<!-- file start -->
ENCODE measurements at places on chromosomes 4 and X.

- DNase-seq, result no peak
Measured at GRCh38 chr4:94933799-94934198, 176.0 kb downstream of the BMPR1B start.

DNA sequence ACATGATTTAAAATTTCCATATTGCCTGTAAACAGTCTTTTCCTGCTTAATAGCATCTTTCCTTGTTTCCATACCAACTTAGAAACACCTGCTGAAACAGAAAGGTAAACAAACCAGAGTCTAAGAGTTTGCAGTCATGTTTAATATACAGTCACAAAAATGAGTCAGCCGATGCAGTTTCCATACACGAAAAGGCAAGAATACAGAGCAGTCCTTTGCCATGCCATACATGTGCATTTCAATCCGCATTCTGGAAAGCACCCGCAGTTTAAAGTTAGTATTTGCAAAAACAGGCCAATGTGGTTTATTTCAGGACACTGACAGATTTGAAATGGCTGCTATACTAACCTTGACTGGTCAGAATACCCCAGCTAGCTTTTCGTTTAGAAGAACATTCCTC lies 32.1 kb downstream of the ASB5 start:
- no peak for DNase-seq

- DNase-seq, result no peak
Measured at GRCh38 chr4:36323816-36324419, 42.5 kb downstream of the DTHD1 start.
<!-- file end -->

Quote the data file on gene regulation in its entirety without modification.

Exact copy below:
ENCODE measurements at places on chromosomes 4 and X.

- DNase-seq, result no peak
Measured at GRCh38 chr4:94933799-94934198, 176.0 kb downstream of the BMPR1B start.

DNA sequence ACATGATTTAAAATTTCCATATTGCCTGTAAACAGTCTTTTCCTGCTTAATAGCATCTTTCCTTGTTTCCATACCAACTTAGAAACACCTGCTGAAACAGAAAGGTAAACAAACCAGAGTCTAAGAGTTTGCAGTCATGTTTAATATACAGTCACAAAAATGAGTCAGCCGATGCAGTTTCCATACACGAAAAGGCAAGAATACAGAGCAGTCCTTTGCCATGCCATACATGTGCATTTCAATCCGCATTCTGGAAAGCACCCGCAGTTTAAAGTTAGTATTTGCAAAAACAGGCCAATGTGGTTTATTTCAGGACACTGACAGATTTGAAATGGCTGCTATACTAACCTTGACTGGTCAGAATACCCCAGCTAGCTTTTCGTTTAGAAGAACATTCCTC lies 32.1 kb downstream of the ASB5 start:
- no peak for DNase-seq

- DNase-seq, result no peak
Measured at GRCh38 chr4:36323816-36324419, 42.5 kb downstream of the DTHD1 start.